, then the people will be saved.'  So the Ācārya prayed that Kṛṣṇa himself appear; he performed Kṛṣṇa-pūjā
, with tulasī
and Gaṅgā-water.  He summoned Kṛṣṇa with a loud outcry, and Vrajendrakumāra was attracted by the shout.  In the womb of Śacī, the wife of Jagannātha Miśra, eight daughters had been born in succession, and all had died at birth.  In virāha
for his children, Miśra's heart was very sad, and he prayed at the feet of Viṣṇu for a son.  So a son was born and named Viśvarūpa; he was possessed of all great virtues, the divine receptacle of Baladeva [Kṛṣṇa's brother].  The prakāśa
[form] of Baladeva was Saṃkarṣaṇa in Paravyoma, and he is the cause both efficient and material of the universe.18
 We see nothing else but him in the universe, thus Viśvarūpa was his name.
[śloka 3; Bhāgavata Purāna 10.15.35:] Nothing is surprising in the eternal bhagavān
, the lord of the universe, on whom this universe is woven, warp, and woof like the threads of a piece of cloth.
 Thus Prabhu called him 'elder brother'; Kṛṣṇa and Balarāma, these two are Caitanya and Nitāi [Nityānanda].  So getting a son, the hearts of the husband and wife were greatly delighted, and they especially served the feet of Govinda.  In 1406 Śaka, at the end of the month of Māgha, Kṛṣṇa entered into the bodies of Jagannātha and Śacī.  Miśra said to Śacī, 'I see other than the usual things,  your body is full of light, [as if] Lakṣmī has settled there.  Everyone around pays great respect,  and to the house they send wealth, and clothing, and food.'  Śacī said, 'I see, above in the sky,  people in the forms of the gods, praising.'  Jagannātha Miśra said, 'I saw a dream; a container of radiance entered into my heart.  From my heart it went to your heart, and now I understand, that some greatly-to-be revered person will be born.'  Saying these things, the two remained, greatly pleased in their hearts, and they made special service to the śālagrāma
[stone].  Time went on and on, and the pregnancy was in the thirteenth month; but there was still no delivery, and Miśra was apprehensive.  Nīlāmbara Cakravartī calculated, 'In this month, at an auspicious moment, a son will be born.'  In 1407 Śaka, in the month of Phālguna, on the night of the full moon, in the evening, that auspicious moment came.  It was at the sign of the Lion, the entrance of the sun into the sign of the Lion, and the planets were on the ascendant, and in the sixth and eighth houses, with all signs auspicious,  the stainless Gaura, the golden moon, appeared; was there any need for an ordinary moon with its stains?  Realizing this, Rāhu swallowed the moon, and the three worlds were filled with the [sounds of the] name 'Kṛṣṇa, Kṛṣṇa, Hari!'  Filling the world, the people called out 'Hari, Hari!,' and at that moment the golden Kṛṣṇa himself descended to the earth.  Delighted were the hearts of all the people of the world, and Yavanas laughed together with the Hindus, saying 'Hari.'  Crying 'Hari!.' the women gave the hulāhuli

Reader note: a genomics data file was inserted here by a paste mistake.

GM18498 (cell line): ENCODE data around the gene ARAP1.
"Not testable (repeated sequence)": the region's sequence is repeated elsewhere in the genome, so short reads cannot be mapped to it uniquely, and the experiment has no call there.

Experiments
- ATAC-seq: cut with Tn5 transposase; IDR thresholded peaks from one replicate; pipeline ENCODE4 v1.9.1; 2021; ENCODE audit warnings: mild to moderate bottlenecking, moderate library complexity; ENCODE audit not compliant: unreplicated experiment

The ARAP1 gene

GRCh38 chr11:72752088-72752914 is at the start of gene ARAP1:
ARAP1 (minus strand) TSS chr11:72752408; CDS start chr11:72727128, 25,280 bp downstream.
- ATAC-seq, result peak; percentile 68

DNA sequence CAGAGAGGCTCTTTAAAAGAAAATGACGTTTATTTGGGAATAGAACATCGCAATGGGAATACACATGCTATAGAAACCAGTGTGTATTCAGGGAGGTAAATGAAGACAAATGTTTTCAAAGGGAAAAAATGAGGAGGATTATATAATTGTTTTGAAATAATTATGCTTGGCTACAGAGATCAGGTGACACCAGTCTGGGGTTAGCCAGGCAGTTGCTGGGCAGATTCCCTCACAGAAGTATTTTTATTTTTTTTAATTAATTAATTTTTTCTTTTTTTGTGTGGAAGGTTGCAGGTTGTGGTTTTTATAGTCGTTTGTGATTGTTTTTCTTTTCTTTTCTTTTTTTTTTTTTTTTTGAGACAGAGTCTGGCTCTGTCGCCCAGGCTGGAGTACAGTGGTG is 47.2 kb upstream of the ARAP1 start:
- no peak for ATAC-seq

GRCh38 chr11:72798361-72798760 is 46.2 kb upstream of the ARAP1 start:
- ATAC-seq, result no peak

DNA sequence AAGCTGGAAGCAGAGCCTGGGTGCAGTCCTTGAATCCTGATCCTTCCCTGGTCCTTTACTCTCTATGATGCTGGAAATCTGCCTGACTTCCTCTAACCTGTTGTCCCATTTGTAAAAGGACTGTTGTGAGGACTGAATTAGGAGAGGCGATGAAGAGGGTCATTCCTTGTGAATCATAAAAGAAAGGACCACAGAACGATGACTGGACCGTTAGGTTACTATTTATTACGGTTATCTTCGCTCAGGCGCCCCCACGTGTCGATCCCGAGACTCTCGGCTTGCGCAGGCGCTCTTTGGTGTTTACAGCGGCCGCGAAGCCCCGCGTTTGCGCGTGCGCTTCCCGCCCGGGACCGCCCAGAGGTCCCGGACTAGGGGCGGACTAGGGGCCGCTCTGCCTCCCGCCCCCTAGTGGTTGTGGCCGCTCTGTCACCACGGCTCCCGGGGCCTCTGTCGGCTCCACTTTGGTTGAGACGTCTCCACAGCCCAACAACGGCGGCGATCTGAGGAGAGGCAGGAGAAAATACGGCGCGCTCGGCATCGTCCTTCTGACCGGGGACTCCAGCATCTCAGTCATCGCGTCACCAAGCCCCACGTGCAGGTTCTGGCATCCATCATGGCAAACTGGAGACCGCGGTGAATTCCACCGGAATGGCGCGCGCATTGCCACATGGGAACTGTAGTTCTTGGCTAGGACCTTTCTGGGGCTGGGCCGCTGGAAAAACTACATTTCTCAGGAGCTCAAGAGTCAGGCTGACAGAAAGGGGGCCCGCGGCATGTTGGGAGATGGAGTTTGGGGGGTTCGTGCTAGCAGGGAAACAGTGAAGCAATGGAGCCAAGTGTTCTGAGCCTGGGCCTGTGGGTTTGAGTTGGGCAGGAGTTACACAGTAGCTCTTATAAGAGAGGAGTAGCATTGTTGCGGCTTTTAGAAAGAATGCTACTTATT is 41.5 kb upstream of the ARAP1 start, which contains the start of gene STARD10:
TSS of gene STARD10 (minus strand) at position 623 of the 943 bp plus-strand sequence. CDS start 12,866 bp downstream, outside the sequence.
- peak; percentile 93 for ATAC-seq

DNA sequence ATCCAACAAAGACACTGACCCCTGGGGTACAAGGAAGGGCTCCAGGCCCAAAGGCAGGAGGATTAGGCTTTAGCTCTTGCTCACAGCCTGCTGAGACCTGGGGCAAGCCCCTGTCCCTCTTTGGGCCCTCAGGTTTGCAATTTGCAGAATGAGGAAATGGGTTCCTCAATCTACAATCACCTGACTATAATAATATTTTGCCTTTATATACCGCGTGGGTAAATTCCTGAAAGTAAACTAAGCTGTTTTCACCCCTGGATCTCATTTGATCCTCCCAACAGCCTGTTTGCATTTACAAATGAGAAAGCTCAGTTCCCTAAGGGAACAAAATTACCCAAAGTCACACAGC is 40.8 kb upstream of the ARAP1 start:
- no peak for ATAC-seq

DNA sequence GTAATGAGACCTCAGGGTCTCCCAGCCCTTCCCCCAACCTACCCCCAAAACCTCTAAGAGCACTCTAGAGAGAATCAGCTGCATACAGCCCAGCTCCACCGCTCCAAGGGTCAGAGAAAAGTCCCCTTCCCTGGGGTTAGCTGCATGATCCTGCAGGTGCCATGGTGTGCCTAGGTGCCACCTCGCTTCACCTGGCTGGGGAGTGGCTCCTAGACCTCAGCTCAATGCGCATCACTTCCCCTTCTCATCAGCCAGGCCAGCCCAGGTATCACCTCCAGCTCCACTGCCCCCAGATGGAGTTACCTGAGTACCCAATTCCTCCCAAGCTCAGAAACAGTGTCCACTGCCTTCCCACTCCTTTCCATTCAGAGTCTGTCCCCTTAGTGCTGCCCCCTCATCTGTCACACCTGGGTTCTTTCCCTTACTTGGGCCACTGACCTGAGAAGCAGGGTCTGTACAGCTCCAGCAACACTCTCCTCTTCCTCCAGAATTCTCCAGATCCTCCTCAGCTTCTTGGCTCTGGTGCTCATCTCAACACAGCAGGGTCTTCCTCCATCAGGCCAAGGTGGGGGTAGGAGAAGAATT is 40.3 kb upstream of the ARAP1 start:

sound, and the gods in heaven, in great joy, danced and sang.  The ten directions were bright, and the water of the rivers pure, and all things moving and unmoving were transported with joy.
 In Nadīyā Udayagiri,
the full-moon Gaurahari
by his mercy has appeared.
Sin and darkness were destroyed,
the three worlds rejoiced,
and earth filled with the sound of Hari's name.
 At that time, in his own house, Advaita Rāya rose up
and danced, his heart filled with joy.
With Haridāsa, he shouted out in an ecstasy of kīrtana
why they danced, nobody could tell.
 Seeing the eclipse, they laughed,
and quickly ran to the Gaṅgā's ghāt
and in joy bathed in the river.
On the pretext of the eclipse,
in the happiness of their own hearts, they distributed many gifts to Brāhmaṇas.
Kṛṣṇadāsa continues the description of the visitors, celestial and earthly, to Navadvīpa to celebrate the birth (CC
1.13.100-123). Various gods and goddesses pay their respects, bestowing fabulous wealth on the family, as do local Vaiṣṇavas and other genteel folk. Notable among them is the wife of Advaitācārya, Sītā Ṭhākurāṇī, who at the direct command of her husband, provided numerous gold and conch ornaments, silks, and auspicious unguents for the child Gaurāṅga (CC